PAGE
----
Wednesday, October 19, 2005


The Urban Districts Alliance embraces the phrase as its goal for downtown Springfield. Clean and safe, surely so; who wants a dangerous, fetid-smelling downtown?

Vibrancy, on the other hand, isn't as easy to define or defend. We happen to think nightclubs and eateries and cool local retail epitomize a vibrant downtown; some believe the bars are bad for a city that prides itself on raising families, not fusses.

The UDA sounds like it firmly belongs in the latter camp. Rusty Worley, the UDA executive director, is "working ... to assure business owners that the city is taking measures to try to shut down the Traffic nightclub," according to a city news release. A "vibrant" downtown seems less the goal than a "compliant" downtown, one that goes along and gets along without addressing (or even trying to solve) the long-term issues:

•A 1:30 a.m. closing time for every bar is antiquated thinking. The city should allow later staggered closing times, shutting off booze sales at 1:30 but creating a bigger window so there won't be an all-at-once rush onto the streets.

•The city should encourage other downtown businesses to serve food or non-alcoholic beverages after the bars close. Any diversion would help keep drunks in line.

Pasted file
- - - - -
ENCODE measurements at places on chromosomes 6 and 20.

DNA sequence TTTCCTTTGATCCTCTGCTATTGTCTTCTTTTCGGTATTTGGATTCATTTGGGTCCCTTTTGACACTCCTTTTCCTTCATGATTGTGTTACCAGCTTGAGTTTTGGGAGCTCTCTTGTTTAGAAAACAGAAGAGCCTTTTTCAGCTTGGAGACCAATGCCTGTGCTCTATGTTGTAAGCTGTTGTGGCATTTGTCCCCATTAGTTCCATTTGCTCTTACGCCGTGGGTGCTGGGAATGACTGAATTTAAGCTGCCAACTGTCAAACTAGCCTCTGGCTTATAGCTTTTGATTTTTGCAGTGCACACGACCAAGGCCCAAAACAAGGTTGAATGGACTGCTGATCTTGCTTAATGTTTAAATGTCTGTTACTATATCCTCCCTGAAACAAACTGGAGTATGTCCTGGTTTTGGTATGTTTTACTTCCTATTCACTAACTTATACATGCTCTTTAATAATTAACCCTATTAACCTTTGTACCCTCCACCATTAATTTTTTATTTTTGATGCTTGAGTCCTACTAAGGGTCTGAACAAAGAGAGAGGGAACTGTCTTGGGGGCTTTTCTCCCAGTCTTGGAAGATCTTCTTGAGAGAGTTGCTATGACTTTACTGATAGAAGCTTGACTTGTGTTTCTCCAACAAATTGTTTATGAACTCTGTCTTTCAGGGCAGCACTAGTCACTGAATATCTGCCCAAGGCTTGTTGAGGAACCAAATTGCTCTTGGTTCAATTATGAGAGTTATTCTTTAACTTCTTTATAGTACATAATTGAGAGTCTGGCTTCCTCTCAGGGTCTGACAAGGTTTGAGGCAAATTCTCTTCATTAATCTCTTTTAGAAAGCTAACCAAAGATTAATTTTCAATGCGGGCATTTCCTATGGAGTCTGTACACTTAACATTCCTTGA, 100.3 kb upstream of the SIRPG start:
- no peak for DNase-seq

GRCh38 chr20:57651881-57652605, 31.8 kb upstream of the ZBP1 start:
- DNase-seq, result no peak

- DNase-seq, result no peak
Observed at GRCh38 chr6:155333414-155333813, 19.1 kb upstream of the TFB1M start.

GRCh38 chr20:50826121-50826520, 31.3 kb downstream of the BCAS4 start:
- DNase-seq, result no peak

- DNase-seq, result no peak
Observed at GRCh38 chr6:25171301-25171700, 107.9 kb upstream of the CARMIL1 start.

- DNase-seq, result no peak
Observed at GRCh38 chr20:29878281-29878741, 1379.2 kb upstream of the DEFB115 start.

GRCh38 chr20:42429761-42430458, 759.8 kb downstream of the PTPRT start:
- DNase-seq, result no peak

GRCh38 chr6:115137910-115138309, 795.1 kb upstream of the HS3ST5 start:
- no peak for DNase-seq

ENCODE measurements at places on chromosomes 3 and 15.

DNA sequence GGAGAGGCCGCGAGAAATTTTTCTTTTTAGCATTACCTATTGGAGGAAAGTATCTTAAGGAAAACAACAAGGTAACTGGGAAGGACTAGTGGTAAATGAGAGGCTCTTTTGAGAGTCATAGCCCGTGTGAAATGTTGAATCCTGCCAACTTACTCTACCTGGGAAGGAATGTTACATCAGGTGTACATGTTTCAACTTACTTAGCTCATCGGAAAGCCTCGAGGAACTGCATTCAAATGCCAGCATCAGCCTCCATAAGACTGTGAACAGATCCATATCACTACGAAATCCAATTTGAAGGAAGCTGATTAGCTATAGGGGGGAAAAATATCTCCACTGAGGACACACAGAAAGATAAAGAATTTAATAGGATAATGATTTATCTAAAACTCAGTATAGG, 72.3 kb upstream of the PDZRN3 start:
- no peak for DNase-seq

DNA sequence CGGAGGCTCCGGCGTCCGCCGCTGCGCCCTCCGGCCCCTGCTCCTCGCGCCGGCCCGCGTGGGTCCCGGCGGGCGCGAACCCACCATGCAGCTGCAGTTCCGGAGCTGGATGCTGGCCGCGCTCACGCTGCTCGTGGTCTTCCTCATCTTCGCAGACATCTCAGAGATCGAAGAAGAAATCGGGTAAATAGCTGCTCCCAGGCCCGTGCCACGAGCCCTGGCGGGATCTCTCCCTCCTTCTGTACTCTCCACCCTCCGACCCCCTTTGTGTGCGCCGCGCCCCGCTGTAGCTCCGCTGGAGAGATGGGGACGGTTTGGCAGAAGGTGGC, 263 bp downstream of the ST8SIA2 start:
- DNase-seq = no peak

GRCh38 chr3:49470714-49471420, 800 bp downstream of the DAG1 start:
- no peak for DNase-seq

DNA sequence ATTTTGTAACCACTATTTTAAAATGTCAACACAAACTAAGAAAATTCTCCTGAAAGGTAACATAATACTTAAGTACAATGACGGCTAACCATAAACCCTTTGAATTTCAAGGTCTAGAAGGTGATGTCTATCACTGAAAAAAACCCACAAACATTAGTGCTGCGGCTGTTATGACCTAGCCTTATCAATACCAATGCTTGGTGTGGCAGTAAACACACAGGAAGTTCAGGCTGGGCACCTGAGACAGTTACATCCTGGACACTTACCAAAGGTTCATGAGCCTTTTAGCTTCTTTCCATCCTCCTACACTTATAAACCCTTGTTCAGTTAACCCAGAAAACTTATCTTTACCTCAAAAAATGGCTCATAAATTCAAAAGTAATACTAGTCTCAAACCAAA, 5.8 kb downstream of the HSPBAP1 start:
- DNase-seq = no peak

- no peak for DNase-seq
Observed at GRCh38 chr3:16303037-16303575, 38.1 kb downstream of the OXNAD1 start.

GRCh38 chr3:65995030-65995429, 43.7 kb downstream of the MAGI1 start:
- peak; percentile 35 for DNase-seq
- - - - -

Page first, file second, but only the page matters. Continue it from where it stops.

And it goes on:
•The city and UDA should offer examples where nightclubs halted or otherwise prevented a Traffic-like melee. Jordan Creek entertains several hundred people a night; the club's management apparently handles their traffic better than Traffic ever did.

•The city should recruit and retain more minority police officers, and be straightforward in the difficulties of doing so. Racial tensions exist when a mostly-white police force clashes with a crowd of black nightclubbers.

Shutting down Traffic won't make the ruffians vanish from Springfield. They'll simply turn up at another club, probably somewhere downtown. What's the plan for preventing another Saturday morning brawl? We're waiting to hear something more substantial than "clean, safe and vibrant."

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